Masashige obeyed his sovereign. He and Nitta marched for the coast. Nitta fortified the coastline between the Minato River, which, in the heat of July was really just a dry river bed, and the Ikuata River, while Masashige and his 700 retainers took up a position west of the Minatogawa between the coast and the hills, with their backs to the river, their left flank resting on Nitta’s right.
“And so, as the day broke on the twenty-fifth of the fifth month, around eight, in the rifts of haze in the offing, some boats came faintly into view … tens of thousands of naval boats … with banners erected at bow and stern, a tail wind swelling their sails,” states the Taiheike. It was July 5, 1336, three years to the day after the fall of Kamakura. The battle began when the Hosokawa samurai, adherents of Takauji, launched an amphibious assault on Nitta’s right. They were pushed back into the sea with much loss, but as they reembarked the troops of Shoni Yorishisa attacked Nitta from the west. Occupied by this new assault, Nitta was unable to prevent the Hosokawa landing farther to the east, at the mouth of the Ikutagawa. At the same time, Masashige was facing Tadayoshi, whose retainer, Shiba, was attempting to turn his right flank while Tadayoshi kept Masashige pinned in the center.
For six hours the Kusunoki samurai stood their ground, but the weight of Takauji’s reinforcements turned the tide. Coming up the east bank of the Minatogawa, they surrounded the Kusunoki samurai, who made no attempt to break out and went down fighting. In the end, Masashige and his brother, Masasue, with only 73 men remaining, fought their way to a house north of the river. Masashige was bleeding from 11 wounds, and all who were with him had also received multiple wounds. Vowing “to be reborn in the Human Realm seven times so that I may destroy the imperial enemy,” states the Taiheike. Masashige and Masasue stabbed each other to death. Their retainers set the house on fire and followed them.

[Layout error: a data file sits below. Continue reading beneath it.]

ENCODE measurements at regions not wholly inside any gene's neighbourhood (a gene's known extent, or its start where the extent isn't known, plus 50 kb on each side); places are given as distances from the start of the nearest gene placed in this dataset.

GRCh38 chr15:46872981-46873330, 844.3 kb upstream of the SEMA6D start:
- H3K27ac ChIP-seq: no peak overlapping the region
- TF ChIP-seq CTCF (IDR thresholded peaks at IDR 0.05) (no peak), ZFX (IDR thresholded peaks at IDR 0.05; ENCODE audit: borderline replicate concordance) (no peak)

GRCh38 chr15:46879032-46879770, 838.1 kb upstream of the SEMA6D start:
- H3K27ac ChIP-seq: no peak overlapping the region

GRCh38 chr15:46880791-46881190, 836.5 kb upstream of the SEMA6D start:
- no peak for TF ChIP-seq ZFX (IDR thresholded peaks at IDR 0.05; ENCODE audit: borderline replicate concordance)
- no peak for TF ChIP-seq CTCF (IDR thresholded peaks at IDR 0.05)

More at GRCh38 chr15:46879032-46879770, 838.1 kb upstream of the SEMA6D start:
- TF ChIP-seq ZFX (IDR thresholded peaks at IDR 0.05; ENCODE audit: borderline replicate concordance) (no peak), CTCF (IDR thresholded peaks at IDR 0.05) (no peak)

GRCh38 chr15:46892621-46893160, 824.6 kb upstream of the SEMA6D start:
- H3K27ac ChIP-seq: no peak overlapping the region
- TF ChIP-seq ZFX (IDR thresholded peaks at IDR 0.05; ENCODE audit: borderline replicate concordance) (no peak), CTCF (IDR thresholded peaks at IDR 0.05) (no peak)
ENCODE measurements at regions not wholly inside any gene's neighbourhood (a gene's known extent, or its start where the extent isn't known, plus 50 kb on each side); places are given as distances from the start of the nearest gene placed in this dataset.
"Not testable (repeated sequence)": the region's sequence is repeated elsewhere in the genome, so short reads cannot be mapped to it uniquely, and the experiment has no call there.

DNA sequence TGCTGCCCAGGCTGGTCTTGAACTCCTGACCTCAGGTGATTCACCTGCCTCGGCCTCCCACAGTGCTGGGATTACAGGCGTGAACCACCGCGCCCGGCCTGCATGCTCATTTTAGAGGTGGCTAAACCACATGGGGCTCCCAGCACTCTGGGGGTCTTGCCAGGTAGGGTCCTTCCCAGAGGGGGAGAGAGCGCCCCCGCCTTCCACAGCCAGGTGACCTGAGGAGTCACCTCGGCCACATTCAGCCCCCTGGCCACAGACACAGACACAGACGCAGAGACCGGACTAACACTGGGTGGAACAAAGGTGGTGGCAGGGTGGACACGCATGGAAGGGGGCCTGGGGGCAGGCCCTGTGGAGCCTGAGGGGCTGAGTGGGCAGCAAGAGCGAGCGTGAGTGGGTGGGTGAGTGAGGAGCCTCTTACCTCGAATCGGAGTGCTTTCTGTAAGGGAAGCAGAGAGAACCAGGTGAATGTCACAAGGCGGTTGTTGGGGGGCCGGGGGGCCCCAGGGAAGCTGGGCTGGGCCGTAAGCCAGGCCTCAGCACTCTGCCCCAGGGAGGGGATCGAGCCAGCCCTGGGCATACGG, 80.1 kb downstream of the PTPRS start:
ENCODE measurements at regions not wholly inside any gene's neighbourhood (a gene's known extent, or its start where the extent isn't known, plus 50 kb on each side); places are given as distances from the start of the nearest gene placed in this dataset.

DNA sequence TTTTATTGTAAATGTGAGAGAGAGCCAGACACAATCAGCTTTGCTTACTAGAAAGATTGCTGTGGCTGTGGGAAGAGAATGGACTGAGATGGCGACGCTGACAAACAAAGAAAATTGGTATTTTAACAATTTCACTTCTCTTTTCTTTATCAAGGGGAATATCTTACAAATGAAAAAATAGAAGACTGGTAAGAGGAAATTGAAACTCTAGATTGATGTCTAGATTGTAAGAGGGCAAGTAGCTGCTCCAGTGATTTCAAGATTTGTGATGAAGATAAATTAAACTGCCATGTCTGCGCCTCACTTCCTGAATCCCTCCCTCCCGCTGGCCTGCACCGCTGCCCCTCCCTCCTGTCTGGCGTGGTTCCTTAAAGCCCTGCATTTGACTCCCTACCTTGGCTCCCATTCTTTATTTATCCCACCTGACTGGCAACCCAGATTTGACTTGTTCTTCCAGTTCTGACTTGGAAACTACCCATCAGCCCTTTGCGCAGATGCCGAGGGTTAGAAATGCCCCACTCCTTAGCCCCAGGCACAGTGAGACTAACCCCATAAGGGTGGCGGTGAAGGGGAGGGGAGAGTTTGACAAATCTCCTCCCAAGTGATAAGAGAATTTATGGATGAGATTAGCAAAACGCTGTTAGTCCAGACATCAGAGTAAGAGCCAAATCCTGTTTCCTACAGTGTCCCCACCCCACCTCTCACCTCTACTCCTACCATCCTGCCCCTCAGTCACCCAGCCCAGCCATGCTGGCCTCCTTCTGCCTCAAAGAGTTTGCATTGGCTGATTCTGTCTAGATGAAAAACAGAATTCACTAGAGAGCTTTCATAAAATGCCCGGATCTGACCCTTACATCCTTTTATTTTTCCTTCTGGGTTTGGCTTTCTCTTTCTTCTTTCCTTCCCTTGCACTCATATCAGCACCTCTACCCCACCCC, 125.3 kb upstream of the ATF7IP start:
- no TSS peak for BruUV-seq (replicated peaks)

Go-Daigo was forced to do what Masashige had advised: he fled the capital. Takauji installed Kogon’s son, Komyo, as emperor, and for the next 46 years Japan was divided between the northern court in Kyoto and the southern court in Yoshino, where Go-Daigo set up shop in 1337. Nitta was mortally wounded in battle in August 1338. Legend has it that, rather than let his enemies take him alive, he cut off his own head. Go-Daigo died of an illness in September 1338.
The southern court surrendered in 1392, but the damage had been done. Japan was now a land of petty principalities; the long war had stripped both the court and the shogun of their power and had allowed the rulers of provinces to become, in effect, the rulers of small, independent kingdoms. The country would not be united again until 1615 under the Tokugawa dynasty, whose shoguns ruled Japan for the next 250 years. Then U.S. Commodore Matthew Perry came with his black ships and changed everything forever. Kusunoki Masashige lives on in Japanese culture and history as the ideal samurai: fearless and resourceful in battle, selflessly serving his emperor, professing loyalty unto death.